PURPOSE: Differences in the ways male and female patients confront their illness after cardiac surgery may contribute to previously observed gender differences in the outcomes of cardiac rehabilitation. The aim of this cross-sectional study was to verify whether there are gender-related differences in illness behavior (IB) soon after cardiac surgery and before entering cardiac rehabilitation.
METHODS: Patients (N = 1323) completed the IB Questionnaire and Hospital Anxiety and Depression Scale (HADS) 9 ± 5 (mean ± SD) days after cardiac surgery. The scores were tested for gender differences in score distributions (Mann-Whitney U test) and in prevalence of clinically relevant scores (the Pearson χ2 test). Multivariate regression analyses were made with IB Questionnaire and HADS scores as independent variables, and gender, age, education, marital status, and type of surgery as predictors.
RESULTS: Denial was significantly (P < .01) prevalent among the men (3.6 ± 1.4) versus women (3.2 ± 1.6), whereas disease conviction (men = 2.1 ± 1.5, women = 2.5 ± 1.6), dysphoria (men = 1.5 ± 1.5, women = 2.0 ± 1.6), anxiety (men = 6.0 ± 3.6, women = 6.9 ± 3.9), and depression (men = 5.3 ± 3.8, women = 6.5 ± 4.0) were significantly more prevalent among women. The prevalences of clinically relevant scores for disease conviction, anxiety, and depression were also significantly higher in women. Multivariate analysis showed that gender predicted these scores even after the removal of confounders.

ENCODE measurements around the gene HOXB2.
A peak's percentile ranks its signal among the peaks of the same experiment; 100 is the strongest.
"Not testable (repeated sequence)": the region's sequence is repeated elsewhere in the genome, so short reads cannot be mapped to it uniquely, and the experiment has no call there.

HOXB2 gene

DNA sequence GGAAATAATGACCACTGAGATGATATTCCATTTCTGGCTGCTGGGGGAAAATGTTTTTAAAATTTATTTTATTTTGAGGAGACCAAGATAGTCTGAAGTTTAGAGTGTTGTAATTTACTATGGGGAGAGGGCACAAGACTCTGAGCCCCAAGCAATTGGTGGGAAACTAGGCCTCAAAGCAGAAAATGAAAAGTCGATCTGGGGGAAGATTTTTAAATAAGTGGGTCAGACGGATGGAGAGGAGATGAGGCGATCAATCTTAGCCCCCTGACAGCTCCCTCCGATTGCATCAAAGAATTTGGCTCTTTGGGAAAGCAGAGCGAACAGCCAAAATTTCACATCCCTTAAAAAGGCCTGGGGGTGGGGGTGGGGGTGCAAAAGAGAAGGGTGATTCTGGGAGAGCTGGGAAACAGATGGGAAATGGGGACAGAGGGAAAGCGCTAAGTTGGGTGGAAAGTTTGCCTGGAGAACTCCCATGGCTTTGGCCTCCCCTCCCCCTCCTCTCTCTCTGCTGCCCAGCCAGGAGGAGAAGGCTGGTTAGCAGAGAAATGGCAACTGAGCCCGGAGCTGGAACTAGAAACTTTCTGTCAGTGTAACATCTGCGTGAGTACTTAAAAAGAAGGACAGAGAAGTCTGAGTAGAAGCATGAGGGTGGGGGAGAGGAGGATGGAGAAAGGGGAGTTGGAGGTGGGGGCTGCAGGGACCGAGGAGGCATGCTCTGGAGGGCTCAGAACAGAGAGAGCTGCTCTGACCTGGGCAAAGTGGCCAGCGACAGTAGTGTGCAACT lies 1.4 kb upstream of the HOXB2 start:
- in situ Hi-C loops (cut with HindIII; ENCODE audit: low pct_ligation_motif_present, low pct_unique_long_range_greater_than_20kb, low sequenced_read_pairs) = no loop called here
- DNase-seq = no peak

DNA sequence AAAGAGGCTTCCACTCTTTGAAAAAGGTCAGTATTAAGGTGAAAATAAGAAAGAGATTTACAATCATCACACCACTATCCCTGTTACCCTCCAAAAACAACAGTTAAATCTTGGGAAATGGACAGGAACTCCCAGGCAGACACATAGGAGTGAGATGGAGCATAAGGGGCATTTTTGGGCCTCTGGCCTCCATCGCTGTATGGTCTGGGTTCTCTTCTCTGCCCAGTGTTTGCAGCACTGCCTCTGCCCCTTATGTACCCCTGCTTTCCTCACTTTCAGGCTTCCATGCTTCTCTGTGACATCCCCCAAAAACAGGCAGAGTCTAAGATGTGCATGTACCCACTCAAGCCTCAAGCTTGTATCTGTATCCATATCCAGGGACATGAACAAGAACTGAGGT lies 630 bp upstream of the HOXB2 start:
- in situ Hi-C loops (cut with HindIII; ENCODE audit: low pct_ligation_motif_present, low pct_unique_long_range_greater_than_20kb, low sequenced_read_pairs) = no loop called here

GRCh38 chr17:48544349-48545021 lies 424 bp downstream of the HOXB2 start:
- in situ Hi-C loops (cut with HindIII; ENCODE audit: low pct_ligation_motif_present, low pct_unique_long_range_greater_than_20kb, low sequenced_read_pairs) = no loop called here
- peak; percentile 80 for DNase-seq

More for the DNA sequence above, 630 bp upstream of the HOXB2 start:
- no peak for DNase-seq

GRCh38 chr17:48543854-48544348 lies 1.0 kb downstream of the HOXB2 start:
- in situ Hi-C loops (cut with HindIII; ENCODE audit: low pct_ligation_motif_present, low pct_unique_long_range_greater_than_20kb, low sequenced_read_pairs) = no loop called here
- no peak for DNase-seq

CONCLUSIONS: Gender differences exist in denial, disease conviction, and dysphoria, probably depending on the culturally assigned roles of men and women. As these aspects of IB may compromise treatment compliance and the quality of life, the efficacy of cardiac rehabilitation programs might be improved taking into account the different prevalences in men and women.